About fifteen years ago, I spent about nine days in London. I got a Tube Pass, which requires you to get a little ID card to go with the Pass, just in case you are stopped by the Tube Police. I think Tube Passes are one of the reasons why London is (or at least was) simply littered with photo-booths. Certainly, it seemed you could find a photo-booth in just about any Tube Station. Anyway, the photo-booths had gone all digital since I had last entered one (in 1990 – oy. I am old). It used to be, you got in, you paid your money, you looked like a dork for approximately 30 seconds, you got a four photo assortment of said dorkishness for your Pound Sterling.
With the new digiboxes, you went in, you sat, it took a digiphoto, you checked it out, assessed whether or not it was good enough to make four of, and go on with the process. (They used to take four different shots. Now they only give you four copies of the one shot – it must be hell for those kids who made collages of themselves and their friends all making dorky idiots of themselves in four different ways per trip to the photo booth). Then, a teddibly, teddibly uppah-claaahhs English woman’s voice says, “When you are happy, press the green button.”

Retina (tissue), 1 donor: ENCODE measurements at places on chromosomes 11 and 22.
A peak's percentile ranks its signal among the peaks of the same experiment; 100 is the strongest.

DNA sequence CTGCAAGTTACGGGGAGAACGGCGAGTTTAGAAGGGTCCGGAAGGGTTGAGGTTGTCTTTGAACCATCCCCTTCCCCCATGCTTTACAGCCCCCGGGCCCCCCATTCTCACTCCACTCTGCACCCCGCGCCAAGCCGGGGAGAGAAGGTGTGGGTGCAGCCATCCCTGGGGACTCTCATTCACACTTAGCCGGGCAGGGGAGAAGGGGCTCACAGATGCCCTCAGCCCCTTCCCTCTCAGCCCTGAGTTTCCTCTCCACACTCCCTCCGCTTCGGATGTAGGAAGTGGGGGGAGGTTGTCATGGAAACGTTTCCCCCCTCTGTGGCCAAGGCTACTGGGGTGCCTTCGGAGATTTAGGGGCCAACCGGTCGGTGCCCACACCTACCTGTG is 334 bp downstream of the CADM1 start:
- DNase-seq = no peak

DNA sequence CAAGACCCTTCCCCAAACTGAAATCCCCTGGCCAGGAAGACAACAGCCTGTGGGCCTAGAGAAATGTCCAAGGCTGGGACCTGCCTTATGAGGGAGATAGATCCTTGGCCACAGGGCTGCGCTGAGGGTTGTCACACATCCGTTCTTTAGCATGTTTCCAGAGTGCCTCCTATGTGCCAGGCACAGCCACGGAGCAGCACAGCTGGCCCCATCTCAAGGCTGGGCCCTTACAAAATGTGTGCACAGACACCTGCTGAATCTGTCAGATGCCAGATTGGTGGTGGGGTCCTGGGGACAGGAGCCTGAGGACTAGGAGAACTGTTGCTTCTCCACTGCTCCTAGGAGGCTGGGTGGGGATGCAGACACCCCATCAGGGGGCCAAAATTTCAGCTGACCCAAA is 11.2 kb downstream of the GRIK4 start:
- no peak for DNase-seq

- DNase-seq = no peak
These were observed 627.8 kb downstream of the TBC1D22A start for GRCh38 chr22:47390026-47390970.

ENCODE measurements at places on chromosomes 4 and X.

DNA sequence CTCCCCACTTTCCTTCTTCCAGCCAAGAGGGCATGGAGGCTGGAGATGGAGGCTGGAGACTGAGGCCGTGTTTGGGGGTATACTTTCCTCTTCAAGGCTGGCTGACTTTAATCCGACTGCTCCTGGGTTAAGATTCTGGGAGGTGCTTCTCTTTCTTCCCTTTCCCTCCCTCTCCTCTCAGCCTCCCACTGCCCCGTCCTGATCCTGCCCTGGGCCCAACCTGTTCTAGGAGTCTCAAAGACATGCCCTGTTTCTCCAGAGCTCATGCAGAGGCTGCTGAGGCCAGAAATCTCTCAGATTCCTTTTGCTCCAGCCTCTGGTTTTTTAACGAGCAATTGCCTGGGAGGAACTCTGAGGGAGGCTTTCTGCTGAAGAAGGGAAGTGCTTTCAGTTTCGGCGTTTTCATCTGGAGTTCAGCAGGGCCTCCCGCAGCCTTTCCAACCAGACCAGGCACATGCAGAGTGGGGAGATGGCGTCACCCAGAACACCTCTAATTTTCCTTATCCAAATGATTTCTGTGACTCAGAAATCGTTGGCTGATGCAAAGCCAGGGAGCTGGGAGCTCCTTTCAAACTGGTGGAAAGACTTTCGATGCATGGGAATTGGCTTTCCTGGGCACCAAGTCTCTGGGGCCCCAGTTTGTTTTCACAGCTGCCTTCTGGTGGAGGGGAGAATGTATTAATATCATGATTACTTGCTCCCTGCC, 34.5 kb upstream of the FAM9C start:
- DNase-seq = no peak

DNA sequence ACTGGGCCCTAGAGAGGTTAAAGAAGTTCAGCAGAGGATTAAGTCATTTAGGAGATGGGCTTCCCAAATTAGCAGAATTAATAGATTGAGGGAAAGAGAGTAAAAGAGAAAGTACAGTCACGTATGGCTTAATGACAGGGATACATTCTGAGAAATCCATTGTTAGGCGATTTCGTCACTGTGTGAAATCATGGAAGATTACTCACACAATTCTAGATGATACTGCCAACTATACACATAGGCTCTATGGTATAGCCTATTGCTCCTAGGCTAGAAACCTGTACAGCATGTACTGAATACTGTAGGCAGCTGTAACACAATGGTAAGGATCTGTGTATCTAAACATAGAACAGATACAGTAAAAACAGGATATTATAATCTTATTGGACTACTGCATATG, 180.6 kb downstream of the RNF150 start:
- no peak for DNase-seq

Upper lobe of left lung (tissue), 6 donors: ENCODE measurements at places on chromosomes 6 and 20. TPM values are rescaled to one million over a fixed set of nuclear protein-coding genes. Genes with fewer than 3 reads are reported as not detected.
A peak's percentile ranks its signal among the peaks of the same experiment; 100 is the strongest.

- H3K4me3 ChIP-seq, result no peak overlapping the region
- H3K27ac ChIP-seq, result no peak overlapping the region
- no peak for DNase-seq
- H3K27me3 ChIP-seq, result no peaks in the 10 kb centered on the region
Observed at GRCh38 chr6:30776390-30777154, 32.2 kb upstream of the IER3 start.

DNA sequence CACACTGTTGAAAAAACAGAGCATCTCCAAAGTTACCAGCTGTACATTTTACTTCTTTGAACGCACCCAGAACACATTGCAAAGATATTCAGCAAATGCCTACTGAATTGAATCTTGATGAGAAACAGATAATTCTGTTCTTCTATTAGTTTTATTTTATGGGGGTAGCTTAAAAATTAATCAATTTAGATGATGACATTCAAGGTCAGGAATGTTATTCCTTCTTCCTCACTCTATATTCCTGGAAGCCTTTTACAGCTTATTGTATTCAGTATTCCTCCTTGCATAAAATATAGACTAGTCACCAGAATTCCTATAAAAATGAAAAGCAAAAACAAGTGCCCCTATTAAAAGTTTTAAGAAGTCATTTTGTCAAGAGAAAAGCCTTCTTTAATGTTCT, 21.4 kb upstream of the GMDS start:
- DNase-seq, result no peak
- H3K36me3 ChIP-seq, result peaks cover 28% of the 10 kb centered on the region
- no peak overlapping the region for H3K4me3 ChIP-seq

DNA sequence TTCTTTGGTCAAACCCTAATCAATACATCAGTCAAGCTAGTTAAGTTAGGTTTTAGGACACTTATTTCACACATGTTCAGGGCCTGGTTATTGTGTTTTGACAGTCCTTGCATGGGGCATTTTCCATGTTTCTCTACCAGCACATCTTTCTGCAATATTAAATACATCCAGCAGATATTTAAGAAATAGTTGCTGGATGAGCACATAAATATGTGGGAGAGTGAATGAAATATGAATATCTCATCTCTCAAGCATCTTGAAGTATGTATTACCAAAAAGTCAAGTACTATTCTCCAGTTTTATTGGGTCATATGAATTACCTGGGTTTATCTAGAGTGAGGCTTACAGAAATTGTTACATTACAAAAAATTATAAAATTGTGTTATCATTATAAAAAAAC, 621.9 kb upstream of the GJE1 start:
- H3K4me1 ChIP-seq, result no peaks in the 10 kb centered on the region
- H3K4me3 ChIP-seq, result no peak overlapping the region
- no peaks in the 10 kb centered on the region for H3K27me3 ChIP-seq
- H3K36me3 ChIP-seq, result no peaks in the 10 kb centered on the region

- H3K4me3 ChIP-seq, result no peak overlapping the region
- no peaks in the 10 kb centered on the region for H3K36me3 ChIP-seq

I found myself wondering, “Happy? What does happy have to do with it? If I’m feeling slightly blue or mildly irritated, do I have to sit here until I eventually get happy? What do the clinically depressed do? Never get a photo? Are they forced to get daily return fares whenever they take the Tube? What is the matter with this country? If I am never happy again do I now live in this photo booth? What is its address, anyway?”
I suppose it is appropriate that my Tube pass ID bears a photo of me smirking.